Colon Cancer Treatment Costs for Medicare and Dually Eligible Beneficiaries

Article excerpt


The cost of colorectal cancer has recently been the subject of several scientific investigations (Wright et al., 2007; Yabroff et al., 2007a; Warren et al., 2008). These investigations were most likely spurred by recent screening initiatives and efforts to raise public awareness of colorectal cancer. Accurately estimating the direct medical cost of cancer is relevant to policymakers weighing new options for cancer prevention and control, screening guidelines, and treatments. A descriptive review of cancer cost studies found significant heterogeneity in estimation methods, study settings, populations, and measurements of cost (Yabroff et al., 2007b). Past analyses of the cost of cancer treatment focused on long-term aggregate estimates (Brown et al., 1999; 2002; Etzioni et al., 2002) and were not designed to answer questions related to patient characteristics or treatment regimens.

In this study, we have two objectives: (1) to extend prior studies by estimating the cost attributable to colon cancer 1-year after diagnosis by cancer stage, comorbidity, treatment regimen, and other patient characteristics; and (2) to estimate the differences in 1-year cost between Medicare only and the dually eligible beneficiaries. Colon cancer usually occurs later in life (at age 60 to 70 years), and Medicare and Medicaid are the primary payers of cancer care. We focused on colon cancer instead of colorectal cancer because the cost of rectum cancer is usually higher and because colon cancer is among the cancer sites where screening, early detection, and effective treatment are feasible and proven to reduce mortality (Midgley and Kerr, 2005). Individuals who receive health care coverage from the Medicare and Medicaid Programs for at least 12 months prior to the diagnosis of cancer are defined as dual eligibles in this and our previous study (Bradley, Luo, and Given, 2008). Dually eligible beneficiaries are more likely to live under the Federal poverty level, reside in nursing homes or live alone, be from a minority population and unmarried, and have lower education attainment (Murray and Shatto, 1998). Studies have found that Medicaid patients are less likely to receive cancer screening and more likely to be diagnosed at a later cancer stage than are Medicare only patients (Ward et al., 2008). An inquiry on cancer cost differentials by cancer stage, treatment procedure and comorbidity between Medicare only and dually eligible groups can shed light on disparity in healthcare utilization. Our method of estimating 1-year cost takes into account prior year non-cancer costs and treatment received.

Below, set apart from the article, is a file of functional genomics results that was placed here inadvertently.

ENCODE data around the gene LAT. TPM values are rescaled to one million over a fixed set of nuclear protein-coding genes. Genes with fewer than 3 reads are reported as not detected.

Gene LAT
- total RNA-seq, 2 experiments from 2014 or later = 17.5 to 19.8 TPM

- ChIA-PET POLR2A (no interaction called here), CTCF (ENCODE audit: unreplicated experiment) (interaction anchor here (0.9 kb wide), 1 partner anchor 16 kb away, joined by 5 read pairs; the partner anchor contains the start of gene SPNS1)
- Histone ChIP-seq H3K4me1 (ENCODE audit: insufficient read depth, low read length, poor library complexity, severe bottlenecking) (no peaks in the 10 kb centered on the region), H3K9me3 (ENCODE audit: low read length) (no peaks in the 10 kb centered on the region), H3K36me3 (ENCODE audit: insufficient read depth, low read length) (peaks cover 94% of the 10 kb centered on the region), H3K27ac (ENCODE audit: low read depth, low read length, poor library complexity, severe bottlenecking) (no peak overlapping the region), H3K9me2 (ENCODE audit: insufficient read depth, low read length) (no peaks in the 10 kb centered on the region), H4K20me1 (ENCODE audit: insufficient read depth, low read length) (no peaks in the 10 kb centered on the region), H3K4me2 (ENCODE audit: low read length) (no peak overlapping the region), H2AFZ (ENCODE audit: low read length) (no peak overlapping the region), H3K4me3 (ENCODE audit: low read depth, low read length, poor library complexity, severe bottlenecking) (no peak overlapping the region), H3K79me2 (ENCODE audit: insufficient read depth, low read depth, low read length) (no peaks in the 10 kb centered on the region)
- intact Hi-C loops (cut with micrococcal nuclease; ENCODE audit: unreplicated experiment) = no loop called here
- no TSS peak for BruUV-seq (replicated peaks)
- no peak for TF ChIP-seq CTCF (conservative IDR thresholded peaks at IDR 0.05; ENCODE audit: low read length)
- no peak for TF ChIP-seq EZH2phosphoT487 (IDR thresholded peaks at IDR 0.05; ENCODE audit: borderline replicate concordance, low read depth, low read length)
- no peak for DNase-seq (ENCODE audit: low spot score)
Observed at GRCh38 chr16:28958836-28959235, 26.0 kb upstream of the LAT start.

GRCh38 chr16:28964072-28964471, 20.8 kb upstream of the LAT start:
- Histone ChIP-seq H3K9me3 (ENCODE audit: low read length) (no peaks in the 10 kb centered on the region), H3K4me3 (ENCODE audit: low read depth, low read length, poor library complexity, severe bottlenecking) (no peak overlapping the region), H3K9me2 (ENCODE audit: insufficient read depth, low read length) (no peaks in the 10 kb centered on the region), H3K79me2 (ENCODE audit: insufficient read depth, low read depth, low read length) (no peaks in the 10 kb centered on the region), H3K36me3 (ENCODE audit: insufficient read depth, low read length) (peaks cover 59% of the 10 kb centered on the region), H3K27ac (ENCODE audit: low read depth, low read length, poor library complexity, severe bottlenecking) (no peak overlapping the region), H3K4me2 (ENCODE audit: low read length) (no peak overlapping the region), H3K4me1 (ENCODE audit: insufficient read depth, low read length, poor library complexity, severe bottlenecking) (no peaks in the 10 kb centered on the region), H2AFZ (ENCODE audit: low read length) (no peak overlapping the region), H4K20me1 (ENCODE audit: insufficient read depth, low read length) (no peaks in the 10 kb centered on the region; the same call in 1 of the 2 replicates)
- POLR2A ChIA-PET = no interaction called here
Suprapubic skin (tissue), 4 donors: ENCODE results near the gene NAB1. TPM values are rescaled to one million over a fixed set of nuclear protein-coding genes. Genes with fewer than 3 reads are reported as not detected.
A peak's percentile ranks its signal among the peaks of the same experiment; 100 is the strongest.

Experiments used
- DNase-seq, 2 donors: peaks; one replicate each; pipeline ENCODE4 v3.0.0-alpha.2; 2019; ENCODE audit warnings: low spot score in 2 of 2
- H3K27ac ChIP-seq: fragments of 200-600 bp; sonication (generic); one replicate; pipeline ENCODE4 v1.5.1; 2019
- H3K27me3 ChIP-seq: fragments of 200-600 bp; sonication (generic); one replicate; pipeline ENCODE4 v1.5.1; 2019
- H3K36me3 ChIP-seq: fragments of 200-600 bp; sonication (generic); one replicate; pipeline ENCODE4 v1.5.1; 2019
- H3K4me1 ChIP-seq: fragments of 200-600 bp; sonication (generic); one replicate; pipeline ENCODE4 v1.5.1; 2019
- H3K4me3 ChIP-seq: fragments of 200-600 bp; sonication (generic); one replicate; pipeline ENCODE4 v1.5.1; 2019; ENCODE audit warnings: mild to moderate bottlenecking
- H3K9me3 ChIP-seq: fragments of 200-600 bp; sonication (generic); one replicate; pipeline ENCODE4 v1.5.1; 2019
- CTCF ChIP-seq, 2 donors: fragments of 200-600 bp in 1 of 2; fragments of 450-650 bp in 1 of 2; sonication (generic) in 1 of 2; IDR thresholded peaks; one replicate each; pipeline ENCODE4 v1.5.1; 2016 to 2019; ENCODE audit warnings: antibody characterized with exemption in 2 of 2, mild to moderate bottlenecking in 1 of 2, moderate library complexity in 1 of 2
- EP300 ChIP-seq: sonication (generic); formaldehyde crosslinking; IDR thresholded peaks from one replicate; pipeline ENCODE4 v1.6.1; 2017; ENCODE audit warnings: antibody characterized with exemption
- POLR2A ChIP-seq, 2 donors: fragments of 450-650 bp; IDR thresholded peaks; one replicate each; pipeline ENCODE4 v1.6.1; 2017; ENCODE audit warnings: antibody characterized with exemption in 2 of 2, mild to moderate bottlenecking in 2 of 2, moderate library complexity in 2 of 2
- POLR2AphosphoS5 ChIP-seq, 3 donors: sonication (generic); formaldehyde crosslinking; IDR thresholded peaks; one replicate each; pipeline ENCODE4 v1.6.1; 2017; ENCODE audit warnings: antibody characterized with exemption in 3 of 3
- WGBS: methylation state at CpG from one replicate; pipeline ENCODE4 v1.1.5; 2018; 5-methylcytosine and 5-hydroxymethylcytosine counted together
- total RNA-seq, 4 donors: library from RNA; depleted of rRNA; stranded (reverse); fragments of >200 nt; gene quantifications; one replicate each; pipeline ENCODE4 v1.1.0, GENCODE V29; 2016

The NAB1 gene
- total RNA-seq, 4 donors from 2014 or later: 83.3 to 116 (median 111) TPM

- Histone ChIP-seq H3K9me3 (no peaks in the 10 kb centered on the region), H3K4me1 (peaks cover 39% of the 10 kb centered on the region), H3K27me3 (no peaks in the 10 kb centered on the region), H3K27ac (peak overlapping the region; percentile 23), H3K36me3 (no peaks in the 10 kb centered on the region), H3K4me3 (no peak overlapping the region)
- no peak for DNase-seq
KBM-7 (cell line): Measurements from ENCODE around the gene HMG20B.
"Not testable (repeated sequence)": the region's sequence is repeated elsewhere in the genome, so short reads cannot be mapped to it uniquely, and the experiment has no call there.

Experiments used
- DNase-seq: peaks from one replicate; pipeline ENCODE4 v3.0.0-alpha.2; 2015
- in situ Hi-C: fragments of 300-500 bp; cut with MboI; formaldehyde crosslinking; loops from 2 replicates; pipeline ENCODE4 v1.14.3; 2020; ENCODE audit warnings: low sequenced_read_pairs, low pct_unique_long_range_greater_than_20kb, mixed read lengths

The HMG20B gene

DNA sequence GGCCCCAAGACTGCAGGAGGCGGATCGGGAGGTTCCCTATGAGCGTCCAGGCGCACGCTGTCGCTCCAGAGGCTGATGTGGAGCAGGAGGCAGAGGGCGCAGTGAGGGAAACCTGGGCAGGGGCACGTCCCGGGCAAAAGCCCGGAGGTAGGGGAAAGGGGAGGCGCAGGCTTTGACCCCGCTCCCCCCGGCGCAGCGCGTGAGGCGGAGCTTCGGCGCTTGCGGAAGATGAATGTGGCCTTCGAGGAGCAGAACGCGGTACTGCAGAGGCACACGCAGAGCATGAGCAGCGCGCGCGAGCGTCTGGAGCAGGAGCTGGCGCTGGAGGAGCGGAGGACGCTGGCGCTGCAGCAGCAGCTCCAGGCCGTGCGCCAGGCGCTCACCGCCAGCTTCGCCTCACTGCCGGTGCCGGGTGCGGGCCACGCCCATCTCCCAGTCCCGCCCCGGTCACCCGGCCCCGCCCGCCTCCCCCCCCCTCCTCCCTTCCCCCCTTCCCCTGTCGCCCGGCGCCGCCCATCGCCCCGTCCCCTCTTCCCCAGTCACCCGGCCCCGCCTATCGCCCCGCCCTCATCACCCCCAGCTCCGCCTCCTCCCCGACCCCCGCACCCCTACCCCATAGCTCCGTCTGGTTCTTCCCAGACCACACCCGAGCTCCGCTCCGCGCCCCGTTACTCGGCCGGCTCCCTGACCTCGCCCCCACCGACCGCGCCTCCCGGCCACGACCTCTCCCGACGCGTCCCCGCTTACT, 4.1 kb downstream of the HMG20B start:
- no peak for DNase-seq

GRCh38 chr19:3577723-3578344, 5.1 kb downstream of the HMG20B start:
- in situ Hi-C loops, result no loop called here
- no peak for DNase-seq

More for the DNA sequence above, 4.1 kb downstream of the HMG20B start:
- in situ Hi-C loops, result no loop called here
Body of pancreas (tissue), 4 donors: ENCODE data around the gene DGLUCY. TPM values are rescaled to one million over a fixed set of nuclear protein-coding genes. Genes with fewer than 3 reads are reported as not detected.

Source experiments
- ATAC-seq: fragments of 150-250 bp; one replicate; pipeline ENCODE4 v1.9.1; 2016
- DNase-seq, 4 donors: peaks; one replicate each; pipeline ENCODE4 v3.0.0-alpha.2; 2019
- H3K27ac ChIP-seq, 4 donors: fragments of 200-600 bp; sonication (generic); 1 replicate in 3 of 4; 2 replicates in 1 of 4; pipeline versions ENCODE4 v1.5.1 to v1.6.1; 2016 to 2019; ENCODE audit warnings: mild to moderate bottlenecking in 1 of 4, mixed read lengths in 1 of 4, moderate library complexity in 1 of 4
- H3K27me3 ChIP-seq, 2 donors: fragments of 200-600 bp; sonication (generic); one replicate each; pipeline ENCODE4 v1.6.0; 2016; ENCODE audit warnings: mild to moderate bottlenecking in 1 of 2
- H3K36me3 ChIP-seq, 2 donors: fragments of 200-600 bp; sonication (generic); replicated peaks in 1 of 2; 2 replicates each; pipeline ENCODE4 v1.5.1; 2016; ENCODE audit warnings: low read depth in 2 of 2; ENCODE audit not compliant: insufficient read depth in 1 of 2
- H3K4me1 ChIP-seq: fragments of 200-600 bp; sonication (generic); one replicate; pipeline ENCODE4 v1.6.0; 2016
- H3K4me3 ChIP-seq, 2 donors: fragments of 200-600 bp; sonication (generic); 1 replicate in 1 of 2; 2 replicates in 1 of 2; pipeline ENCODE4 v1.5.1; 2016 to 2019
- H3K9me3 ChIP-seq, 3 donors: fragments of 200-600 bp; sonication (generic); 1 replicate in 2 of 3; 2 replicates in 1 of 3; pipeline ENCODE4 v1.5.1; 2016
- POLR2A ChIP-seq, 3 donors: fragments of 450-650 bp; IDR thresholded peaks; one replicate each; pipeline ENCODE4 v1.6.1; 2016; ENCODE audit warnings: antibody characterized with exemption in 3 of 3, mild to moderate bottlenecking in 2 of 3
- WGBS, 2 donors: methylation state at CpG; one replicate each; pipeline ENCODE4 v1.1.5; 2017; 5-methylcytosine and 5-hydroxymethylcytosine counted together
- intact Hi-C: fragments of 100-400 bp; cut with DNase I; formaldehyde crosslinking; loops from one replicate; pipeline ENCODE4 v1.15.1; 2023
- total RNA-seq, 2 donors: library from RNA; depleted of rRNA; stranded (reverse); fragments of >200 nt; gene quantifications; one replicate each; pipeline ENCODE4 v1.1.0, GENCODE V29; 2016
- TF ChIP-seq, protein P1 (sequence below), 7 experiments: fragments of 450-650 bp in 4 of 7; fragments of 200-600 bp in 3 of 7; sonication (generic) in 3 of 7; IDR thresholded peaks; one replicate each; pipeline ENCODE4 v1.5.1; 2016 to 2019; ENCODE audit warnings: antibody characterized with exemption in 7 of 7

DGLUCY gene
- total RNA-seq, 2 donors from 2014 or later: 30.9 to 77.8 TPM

Cancer Patients

We used statewide Medicaid and Medicare data merged with the Michigan Tumor Registry to extract a study sample of patients with a first primary colon cancer diagnosis in the years 1997 through 1999. The Michigan Cancer Surveillance Program, which maintains the Michigan Tumor Registry, is more than 95% complete based on external audit findings. For details of the linkage process, see Bradley et al. (2007). This study was approved by Institutional Review Boards at the Michigan Department of Community Health, Michigan State University, and Virginia Commonwealth University.

From statewide Medicare files, we extracted all claims for inpatient, outpatient, physician services, and hospice during the study period for all patients who correctly matched to the Michigan State segment of the Medicare Denominator file (approximately 89% of patients) and were enrolled in Parts A and B. Patients enrolled in Part A only were excluded for lack of physician office visit information.

We identified 8,157 Medicare Parts A and B beneficiaries aged 66 years and older who had a first primary colon cancer diagnosis from 1997 to 1999. Our database contains claims from January 1996 to December 2000 so that all patients had at least 12 months of data before and after the month of diagnosis. …